Basil Ice Cream

by: Claudia Fleming - 

The Last Course: The Desserts of Gramercy Tavern



  • 2 cups (about 2 ounces) packed fresh basil leaves
  • ¼ cup simple syrup **( see recipe below)
  • 12 egg yolks 
  • 1 cup sugar, divided
  • 3 cups whole milk
  • 1 cup heavy cream
  • ½ tsp vanilla extract
  • pinch of salt


  1. Fill a small bowl with ice water and set aside.
  2. To blanch the basil leaves, fill a small saucepan with water. Bring water to a boil. Blanch the basil leaves for 30 seconds, remove with a slotted spoon, and plunge into an ice bath.
  3. Drain the leaves, lay them on a paper towel, then blot to remove excess water.
  4. In a blender, puree the basil with the Simple Syrup.
  5. Whisk egg yolks and ¼ cup sugar.
  6. Combine milk, cream, and remaining ¾ cup of sugar in a heavy saucepan. Bring to a simmer.
  7. Remove saucepan from heat. Whisking the egg mixture constantly, add a little of the heated milk mixture to egg yolks to warm it. Then, whisking the milk mixture constantly, pour the egg yolk mixture into the milk mixture.
  8. Return the mixture to the stove and cook over low heat. Stir constantly with a wooden spoon. When it thickens enough to coat the back of the spoon, remove from heat. Let cool completely.
  9. Stir in the basil puree.
  10. Strain, then stir in the vanilla extract and salt.
  11. Chill until thoroughly cold, about 4 hours.
  12. Freeze in an ice-cream maker to harden.

 **Simple Syrup

Yields 2½ cups

2 cups sugar

2 cups water

Over medium-high heat, combine sugar and water in a small saucepan and bring to a simmer.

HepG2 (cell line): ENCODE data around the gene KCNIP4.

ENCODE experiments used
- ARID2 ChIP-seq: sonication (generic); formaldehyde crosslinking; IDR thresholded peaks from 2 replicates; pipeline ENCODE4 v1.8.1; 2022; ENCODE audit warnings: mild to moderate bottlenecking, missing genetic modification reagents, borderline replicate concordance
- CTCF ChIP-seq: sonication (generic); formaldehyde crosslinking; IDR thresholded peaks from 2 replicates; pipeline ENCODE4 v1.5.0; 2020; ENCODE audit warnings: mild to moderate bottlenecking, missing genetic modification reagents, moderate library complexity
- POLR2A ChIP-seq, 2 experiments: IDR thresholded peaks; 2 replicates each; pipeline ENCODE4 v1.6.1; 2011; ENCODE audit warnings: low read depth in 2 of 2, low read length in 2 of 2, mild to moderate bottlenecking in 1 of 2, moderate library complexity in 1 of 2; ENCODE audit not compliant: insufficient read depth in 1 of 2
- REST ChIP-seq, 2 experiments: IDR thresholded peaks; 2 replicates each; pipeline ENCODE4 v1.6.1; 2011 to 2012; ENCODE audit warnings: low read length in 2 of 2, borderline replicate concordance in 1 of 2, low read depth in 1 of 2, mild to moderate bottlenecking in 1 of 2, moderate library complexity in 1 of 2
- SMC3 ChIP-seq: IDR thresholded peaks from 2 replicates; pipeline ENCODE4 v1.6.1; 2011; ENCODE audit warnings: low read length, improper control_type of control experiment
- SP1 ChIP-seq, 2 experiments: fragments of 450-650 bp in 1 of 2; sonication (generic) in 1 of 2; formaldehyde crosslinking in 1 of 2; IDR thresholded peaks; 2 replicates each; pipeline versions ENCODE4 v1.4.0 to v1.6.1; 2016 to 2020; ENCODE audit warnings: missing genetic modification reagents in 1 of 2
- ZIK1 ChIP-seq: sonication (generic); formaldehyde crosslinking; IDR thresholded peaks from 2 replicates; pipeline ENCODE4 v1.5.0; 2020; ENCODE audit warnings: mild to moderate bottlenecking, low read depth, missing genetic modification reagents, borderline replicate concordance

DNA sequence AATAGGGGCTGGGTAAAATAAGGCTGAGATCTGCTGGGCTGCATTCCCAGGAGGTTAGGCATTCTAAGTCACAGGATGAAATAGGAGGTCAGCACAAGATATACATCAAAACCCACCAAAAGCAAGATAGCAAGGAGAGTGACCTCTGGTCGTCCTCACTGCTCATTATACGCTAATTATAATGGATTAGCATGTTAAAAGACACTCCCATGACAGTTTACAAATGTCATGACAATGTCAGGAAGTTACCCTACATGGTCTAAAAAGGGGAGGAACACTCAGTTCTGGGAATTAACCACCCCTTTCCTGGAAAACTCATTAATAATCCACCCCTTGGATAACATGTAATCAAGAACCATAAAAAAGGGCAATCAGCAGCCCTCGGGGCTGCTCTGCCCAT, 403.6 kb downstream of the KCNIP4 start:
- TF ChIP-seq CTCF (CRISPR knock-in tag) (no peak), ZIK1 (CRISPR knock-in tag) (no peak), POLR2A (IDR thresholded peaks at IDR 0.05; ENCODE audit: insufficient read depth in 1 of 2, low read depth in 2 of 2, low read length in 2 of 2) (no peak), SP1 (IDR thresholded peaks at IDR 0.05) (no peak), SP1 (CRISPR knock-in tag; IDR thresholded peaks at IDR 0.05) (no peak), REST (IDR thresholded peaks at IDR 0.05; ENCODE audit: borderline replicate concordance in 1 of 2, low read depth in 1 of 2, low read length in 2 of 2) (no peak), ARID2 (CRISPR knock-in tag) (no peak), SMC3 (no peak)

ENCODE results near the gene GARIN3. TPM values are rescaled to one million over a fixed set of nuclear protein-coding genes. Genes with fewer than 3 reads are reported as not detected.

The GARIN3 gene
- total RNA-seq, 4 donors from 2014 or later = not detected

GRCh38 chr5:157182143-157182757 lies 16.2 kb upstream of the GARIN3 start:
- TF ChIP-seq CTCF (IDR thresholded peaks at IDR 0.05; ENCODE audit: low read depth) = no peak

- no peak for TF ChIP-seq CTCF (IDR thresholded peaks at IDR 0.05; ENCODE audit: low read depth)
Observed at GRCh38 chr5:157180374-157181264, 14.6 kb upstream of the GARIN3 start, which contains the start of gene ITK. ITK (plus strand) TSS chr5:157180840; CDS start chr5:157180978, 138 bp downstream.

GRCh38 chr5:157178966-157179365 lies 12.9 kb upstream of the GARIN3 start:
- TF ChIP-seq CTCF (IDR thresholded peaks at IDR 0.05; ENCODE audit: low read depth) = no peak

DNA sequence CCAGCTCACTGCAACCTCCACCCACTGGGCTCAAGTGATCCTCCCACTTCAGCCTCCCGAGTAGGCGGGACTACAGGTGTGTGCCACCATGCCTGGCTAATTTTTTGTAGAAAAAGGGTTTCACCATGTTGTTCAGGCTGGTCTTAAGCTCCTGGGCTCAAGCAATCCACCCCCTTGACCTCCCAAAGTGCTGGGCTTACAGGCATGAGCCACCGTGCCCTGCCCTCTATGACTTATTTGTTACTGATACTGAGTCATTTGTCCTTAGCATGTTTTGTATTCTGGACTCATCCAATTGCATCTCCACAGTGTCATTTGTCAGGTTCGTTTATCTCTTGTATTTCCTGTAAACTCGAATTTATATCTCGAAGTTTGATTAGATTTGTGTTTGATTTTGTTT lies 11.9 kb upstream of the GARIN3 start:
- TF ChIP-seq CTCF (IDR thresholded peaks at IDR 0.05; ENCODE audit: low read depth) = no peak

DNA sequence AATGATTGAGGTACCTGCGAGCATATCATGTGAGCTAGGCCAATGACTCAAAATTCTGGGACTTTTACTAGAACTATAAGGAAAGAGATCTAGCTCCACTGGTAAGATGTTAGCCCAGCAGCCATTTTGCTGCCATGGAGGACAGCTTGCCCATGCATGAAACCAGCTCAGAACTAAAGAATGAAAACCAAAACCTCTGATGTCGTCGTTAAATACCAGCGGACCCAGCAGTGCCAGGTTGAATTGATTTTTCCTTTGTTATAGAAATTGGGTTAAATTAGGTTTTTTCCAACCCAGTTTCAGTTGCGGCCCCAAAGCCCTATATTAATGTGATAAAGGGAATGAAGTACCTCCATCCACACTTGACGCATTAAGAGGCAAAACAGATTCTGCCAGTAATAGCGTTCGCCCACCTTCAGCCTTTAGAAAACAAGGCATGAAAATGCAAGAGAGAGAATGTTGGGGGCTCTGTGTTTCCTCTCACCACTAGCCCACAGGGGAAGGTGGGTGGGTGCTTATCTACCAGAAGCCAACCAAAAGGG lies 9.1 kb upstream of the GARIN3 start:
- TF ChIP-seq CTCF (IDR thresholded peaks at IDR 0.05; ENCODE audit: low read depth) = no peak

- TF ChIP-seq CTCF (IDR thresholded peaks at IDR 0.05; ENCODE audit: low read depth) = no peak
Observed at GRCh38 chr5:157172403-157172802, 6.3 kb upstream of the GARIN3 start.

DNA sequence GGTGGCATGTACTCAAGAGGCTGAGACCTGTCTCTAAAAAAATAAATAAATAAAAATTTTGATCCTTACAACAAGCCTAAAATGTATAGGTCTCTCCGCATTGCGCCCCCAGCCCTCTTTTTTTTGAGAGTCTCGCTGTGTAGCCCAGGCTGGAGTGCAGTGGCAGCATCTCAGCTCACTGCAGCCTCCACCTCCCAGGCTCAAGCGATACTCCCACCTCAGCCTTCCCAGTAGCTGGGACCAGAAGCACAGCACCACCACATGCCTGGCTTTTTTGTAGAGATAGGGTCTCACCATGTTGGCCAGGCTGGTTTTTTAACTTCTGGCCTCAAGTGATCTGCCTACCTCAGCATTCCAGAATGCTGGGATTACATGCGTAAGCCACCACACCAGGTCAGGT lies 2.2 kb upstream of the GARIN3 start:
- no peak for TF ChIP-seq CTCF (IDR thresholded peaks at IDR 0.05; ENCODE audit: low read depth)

Stir until sugar dissolves, then stir for another minute.

Turn off heat and let cool.


Buttermilk Biscuits 

by: Brown Eyed Baker


  • 1 cup (5 ounces) all-purpose flour
  • 1 cup (4 ounces) cake flour
  • 2 teaspoons baking powder
  • ½ teaspoon baking soda
  • 1 teaspoon sugar
  • ½ teaspoon salt
  • 8 tablespoons (1 stick) cold unsalted butter, cut into ¼-inch cubes
  • ¾ cup cold buttermilk


  1. Adjust an oven rack to the middle position and heat the oven to 450 degrees F.
  2. Place the flours, baking powder, baking soda, sugar, and salt in a large bowl or the workbowl of a food processor fitted with the metal blade. Whisk together or process with six 1-second pulses.
  3. If making by hand, use two knives, a pastry blender, or your fingertips to quickly cut in the butter until the mixture resembles coarse meal with a few slightly larger butter lumps. If using a food processor, remove the cover and distribute the butter evenly over the dry ingredients. Cover and process with twelve 1-second pulses.
  4. If making by hand, stir in the buttermilk with a rubber spatula or fork until the mixture forms a soft, slightly sticky ball. If using a food processor, remove the cover and pour the buttermilk evenly over the dough. Process until the dough gathers into moist clumps, about eight 1-second pulses.
  5. Transfer the dough to a lightly floured surface and quickly form into a rough ball. Be careful not to overmix. Pat the dough into a ¾-inch-thick circle. Cut out the dough rounds with a biscuit cutter. Push together the remaining pieces of dough, pat into a ¾-inch-thick, and cut out several more dough rounds. Discard the remaining scraps. Place the biscuits on an ungreased cookie sheet.
  6. Bake until the biscuit tops are light brown, 10 to 12 minutes. Serve immediately.


* Note 1: If you don’t have cake flour on hand, substitute an extra cup of all-purpose flour and increase the buttermilk by 2 tablespoons.

 * Note 2: Once the unbaked biscuits are placed on the cookie sheet, the sheet can be wrapped in plastic and refrigerated for up to 2 hours.


Yield: 12 (2-inch) biscuits




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"Oui, Chef" exists as an extension of my efforts to teach my kids a few things about cooking, and how their food choices over time effect not only their own health, but that of our local food communities and our planet at large. By sharing some of our cooking experiences, I hope to inspire other families to start spending more time together in the kitchen, passing on established familial food traditions, and starting some new ones. Read more...